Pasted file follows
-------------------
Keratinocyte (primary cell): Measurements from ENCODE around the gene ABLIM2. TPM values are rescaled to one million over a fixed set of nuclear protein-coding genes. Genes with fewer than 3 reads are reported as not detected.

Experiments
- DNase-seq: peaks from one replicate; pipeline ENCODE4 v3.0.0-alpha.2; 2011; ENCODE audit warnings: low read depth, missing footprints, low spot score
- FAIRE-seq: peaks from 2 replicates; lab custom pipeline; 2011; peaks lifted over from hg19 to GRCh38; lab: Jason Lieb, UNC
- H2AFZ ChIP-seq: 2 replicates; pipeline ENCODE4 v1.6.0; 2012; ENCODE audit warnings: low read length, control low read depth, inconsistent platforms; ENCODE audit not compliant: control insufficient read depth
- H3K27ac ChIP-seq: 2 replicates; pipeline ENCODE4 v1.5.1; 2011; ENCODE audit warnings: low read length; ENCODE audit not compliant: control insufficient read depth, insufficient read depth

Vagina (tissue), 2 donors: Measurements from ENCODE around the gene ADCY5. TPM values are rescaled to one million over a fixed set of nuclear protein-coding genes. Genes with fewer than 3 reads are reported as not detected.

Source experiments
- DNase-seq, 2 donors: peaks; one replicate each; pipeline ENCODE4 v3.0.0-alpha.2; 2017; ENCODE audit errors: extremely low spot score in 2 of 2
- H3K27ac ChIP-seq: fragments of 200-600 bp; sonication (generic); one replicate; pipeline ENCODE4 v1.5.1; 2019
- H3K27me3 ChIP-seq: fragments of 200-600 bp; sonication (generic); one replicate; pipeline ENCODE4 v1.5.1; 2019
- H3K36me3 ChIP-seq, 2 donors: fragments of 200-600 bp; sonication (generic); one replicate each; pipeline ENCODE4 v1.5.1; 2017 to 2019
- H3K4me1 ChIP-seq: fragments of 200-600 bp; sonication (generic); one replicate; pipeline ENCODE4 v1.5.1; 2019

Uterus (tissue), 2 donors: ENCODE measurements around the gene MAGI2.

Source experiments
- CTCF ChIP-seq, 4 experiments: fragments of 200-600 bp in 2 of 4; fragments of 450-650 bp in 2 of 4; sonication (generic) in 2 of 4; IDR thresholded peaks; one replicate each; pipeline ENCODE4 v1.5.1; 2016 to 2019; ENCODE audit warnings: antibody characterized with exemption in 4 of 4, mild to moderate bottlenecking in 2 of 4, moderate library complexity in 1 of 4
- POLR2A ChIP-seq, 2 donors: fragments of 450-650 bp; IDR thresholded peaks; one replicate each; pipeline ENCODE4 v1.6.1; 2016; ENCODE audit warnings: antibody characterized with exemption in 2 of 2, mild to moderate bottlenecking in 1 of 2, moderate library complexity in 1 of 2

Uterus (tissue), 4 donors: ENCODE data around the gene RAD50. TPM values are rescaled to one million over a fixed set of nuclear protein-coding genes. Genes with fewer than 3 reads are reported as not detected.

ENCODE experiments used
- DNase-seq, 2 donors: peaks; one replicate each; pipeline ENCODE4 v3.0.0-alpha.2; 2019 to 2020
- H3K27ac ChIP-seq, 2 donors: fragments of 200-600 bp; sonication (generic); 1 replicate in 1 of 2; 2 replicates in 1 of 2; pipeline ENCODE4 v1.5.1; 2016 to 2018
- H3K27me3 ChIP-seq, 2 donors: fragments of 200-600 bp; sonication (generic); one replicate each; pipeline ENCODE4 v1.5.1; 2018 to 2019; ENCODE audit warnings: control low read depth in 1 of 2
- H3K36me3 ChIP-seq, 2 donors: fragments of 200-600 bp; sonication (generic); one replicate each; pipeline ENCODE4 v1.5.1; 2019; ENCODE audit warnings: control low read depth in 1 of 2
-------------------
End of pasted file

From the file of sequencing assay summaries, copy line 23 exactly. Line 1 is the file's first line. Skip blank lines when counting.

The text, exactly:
- H3K36me3 ChIP-seq, 2 donors: fragments of 200-600 bp; sonication (generic); one replicate each; pipeline ENCODE4 v1.5.1; 2019; ENCODE audit warnings: control low read depth in 1 of 2